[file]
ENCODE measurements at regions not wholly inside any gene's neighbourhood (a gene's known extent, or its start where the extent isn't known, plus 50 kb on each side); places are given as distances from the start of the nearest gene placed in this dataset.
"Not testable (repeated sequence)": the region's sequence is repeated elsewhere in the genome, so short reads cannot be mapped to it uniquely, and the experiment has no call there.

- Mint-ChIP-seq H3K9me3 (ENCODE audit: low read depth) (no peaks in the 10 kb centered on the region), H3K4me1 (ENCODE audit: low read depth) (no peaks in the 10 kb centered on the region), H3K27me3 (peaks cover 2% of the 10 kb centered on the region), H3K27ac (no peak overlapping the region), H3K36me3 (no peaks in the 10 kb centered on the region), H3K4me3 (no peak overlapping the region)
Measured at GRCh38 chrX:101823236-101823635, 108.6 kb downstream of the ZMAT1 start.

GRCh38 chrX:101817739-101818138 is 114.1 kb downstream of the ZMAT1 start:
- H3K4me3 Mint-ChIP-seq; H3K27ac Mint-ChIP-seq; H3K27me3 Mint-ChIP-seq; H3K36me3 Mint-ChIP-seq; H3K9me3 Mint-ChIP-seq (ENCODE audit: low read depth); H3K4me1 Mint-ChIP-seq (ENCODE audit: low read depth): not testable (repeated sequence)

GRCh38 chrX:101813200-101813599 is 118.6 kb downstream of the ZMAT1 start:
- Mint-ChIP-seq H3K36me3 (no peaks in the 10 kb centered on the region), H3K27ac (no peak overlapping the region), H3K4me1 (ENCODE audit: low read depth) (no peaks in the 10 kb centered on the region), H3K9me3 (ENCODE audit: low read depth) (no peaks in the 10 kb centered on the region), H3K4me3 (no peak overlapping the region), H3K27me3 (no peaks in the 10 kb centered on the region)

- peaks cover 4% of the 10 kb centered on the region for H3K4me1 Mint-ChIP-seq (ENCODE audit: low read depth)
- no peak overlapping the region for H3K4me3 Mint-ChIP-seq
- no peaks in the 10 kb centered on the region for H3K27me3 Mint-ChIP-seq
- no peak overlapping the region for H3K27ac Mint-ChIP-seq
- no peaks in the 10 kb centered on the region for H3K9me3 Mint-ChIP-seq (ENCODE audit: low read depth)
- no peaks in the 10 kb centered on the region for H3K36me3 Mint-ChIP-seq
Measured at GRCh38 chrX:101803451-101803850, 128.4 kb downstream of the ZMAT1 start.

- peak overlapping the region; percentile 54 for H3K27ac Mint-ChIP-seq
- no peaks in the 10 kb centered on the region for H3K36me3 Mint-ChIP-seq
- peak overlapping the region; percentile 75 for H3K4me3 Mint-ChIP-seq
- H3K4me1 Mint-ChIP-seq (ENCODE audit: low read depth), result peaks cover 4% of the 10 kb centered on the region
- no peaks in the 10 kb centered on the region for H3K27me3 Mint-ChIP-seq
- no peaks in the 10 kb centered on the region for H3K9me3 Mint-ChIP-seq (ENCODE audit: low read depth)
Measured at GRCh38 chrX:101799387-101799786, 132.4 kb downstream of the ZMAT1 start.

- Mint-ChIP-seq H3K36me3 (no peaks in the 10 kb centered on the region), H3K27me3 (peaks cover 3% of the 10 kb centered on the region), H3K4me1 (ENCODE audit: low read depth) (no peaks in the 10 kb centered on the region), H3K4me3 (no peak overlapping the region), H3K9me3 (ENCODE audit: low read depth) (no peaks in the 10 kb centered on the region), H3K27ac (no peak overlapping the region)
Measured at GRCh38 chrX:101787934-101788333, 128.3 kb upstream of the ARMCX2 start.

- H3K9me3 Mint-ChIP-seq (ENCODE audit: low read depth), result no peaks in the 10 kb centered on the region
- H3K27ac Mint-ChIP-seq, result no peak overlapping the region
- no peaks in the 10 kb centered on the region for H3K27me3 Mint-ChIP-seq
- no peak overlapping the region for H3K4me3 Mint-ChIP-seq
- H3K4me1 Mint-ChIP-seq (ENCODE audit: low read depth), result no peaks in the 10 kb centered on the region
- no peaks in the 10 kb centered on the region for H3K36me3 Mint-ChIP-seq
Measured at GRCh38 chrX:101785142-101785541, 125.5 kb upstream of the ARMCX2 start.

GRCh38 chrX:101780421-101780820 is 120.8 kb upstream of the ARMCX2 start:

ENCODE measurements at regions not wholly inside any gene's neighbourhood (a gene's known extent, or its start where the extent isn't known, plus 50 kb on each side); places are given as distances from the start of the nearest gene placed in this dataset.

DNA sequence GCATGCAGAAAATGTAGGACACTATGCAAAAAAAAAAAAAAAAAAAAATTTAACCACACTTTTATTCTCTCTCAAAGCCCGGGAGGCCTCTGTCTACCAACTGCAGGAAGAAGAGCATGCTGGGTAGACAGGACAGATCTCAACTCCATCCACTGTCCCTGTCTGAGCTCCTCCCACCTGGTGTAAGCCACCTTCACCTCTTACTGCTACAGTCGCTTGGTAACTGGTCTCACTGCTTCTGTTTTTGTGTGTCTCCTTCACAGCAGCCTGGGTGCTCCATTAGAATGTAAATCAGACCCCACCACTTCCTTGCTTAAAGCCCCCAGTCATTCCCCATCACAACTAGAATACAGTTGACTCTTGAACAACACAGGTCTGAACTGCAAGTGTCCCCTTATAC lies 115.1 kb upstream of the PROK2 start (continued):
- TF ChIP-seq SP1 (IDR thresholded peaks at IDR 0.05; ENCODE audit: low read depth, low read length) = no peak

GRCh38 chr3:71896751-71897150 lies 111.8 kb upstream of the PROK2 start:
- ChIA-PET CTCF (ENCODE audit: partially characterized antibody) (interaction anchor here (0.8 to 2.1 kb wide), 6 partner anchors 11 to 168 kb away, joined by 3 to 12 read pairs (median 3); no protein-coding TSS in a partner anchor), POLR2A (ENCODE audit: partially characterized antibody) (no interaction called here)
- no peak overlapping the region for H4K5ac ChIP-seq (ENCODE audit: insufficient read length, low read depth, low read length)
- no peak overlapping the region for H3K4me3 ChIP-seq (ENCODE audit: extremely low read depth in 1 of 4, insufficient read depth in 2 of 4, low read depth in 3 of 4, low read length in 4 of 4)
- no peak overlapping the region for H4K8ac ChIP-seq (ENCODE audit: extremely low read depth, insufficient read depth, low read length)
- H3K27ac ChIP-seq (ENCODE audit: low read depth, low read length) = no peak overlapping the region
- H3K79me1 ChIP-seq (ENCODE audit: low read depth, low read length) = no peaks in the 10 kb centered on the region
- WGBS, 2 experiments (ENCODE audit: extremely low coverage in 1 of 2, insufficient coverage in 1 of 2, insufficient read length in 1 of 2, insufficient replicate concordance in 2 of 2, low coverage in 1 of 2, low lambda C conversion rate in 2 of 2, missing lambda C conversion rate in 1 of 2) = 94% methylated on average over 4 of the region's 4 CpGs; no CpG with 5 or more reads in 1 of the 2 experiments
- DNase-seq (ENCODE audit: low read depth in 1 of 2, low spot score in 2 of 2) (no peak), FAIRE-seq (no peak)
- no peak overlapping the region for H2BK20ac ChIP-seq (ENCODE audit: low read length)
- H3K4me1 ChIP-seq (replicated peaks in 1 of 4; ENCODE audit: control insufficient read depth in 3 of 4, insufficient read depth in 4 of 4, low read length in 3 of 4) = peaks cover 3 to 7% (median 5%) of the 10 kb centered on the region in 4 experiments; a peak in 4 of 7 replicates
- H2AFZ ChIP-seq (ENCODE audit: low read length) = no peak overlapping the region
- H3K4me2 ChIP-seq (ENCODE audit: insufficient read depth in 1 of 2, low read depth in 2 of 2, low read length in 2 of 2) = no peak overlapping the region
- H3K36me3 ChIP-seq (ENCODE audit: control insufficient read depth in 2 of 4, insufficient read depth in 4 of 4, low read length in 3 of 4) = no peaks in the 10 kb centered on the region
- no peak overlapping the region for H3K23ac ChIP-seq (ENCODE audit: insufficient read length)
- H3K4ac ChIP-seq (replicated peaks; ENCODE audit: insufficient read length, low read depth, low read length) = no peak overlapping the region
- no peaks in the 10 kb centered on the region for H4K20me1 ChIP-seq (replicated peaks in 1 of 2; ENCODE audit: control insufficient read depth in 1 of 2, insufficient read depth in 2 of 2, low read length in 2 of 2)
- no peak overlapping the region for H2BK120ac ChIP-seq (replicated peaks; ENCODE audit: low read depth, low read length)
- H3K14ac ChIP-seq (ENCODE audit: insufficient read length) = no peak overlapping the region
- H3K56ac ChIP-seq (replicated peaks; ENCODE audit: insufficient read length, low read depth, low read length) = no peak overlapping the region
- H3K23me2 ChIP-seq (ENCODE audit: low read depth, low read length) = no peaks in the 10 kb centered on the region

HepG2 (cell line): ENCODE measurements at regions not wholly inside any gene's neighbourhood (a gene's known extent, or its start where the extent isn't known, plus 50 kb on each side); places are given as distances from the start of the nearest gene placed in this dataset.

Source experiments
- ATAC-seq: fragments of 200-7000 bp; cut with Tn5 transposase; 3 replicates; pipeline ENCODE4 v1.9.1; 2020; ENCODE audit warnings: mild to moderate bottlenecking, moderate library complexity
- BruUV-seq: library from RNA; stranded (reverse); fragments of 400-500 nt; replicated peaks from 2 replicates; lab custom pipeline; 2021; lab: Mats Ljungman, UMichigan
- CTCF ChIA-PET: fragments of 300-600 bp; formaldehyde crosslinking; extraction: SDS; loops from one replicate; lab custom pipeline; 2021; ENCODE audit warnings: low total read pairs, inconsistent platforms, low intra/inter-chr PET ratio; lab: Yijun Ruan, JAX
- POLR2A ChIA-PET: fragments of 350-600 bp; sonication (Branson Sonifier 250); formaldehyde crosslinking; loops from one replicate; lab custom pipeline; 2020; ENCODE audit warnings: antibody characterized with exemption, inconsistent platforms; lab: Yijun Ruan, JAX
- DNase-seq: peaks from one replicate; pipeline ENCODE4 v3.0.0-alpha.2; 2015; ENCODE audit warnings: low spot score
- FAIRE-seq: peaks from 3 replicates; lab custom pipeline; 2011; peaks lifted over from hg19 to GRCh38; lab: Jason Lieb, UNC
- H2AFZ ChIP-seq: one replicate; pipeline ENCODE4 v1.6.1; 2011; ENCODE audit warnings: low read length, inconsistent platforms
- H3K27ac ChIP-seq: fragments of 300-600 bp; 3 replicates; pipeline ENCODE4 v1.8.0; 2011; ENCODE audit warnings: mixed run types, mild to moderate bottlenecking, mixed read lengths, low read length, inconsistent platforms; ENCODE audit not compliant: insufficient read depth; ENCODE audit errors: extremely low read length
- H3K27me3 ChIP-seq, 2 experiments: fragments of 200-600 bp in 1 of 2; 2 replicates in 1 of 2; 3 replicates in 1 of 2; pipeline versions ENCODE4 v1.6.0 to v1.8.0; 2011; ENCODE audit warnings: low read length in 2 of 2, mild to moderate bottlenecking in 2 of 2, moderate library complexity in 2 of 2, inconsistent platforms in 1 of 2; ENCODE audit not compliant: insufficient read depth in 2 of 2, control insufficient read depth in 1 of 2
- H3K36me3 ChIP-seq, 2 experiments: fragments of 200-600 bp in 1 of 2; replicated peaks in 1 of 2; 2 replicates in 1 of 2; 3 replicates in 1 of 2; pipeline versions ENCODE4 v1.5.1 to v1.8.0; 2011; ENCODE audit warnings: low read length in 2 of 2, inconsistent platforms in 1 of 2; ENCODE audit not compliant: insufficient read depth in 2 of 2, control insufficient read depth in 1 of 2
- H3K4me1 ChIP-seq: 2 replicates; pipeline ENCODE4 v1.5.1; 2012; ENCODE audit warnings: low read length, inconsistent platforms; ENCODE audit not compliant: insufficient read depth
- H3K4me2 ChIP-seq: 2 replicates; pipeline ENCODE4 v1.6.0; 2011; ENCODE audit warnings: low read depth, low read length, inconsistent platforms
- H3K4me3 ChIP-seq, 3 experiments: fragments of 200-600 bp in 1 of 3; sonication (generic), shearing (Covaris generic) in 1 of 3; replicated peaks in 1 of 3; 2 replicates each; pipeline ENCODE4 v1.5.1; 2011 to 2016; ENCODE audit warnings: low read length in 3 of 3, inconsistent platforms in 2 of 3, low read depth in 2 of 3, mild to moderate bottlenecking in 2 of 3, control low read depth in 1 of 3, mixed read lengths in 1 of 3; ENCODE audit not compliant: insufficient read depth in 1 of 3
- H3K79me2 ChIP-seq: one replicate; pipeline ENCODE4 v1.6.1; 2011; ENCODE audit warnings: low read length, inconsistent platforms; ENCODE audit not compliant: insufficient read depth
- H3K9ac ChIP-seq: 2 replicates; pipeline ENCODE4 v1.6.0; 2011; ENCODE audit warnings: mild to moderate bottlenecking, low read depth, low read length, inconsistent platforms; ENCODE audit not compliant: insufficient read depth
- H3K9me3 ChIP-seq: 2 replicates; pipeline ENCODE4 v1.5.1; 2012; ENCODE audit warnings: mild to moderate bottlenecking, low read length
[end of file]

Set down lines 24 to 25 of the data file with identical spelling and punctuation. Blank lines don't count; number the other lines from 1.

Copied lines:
Measured at GRCh38 chrX:101787934-101788333, 128.3 kb upstream of the ARMCX2 start.

- H3K9me3 Mint-ChIP-seq (ENCODE audit: low read depth), result no peaks in the 10 kb centered on the region